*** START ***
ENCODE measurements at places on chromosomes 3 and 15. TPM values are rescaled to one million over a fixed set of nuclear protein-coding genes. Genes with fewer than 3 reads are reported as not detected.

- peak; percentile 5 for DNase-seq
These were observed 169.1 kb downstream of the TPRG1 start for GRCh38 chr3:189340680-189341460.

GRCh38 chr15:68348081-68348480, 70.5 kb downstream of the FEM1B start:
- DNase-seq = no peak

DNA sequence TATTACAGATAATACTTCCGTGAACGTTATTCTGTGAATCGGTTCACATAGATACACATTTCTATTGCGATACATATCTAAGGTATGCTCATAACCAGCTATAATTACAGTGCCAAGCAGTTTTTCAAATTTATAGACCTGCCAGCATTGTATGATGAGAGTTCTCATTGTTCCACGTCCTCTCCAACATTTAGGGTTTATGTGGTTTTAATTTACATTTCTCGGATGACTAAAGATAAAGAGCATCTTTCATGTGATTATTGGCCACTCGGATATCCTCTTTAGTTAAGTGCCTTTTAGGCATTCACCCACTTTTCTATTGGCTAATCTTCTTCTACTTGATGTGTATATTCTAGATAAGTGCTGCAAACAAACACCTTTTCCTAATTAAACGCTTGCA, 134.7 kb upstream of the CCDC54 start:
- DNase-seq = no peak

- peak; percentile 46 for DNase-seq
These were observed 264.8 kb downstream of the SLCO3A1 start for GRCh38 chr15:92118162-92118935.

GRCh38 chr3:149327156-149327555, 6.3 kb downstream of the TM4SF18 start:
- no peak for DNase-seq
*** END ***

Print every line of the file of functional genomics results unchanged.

ENCODE measurements at places on chromosomes 3 and 15. TPM values are rescaled to one million over a fixed set of nuclear protein-coding genes. Genes with fewer than 3 reads are reported as not detected.

- peak; percentile 5 for DNase-seq
These were observed 169.1 kb downstream of the TPRG1 start for GRCh38 chr3:189340680-189341460.

GRCh38 chr15:68348081-68348480, 70.5 kb downstream of the FEM1B start:
- DNase-seq = no peak

DNA sequence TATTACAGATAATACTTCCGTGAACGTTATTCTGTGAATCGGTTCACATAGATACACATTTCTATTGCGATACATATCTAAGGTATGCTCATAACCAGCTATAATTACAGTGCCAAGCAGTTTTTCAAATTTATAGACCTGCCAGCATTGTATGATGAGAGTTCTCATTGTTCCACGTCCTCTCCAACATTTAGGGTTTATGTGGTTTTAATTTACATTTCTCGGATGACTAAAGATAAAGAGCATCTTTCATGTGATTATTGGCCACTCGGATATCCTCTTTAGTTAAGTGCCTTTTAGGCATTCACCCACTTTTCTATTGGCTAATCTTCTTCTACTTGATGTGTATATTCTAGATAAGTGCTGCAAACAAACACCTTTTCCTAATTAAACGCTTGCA, 134.7 kb upstream of the CCDC54 start:
- DNase-seq = no peak

- peak; percentile 46 for DNase-seq
These were observed 264.8 kb downstream of the SLCO3A1 start for GRCh38 chr15:92118162-92118935.

GRCh38 chr3:149327156-149327555, 6.3 kb downstream of the TM4SF18 start:
- no peak for DNase-seq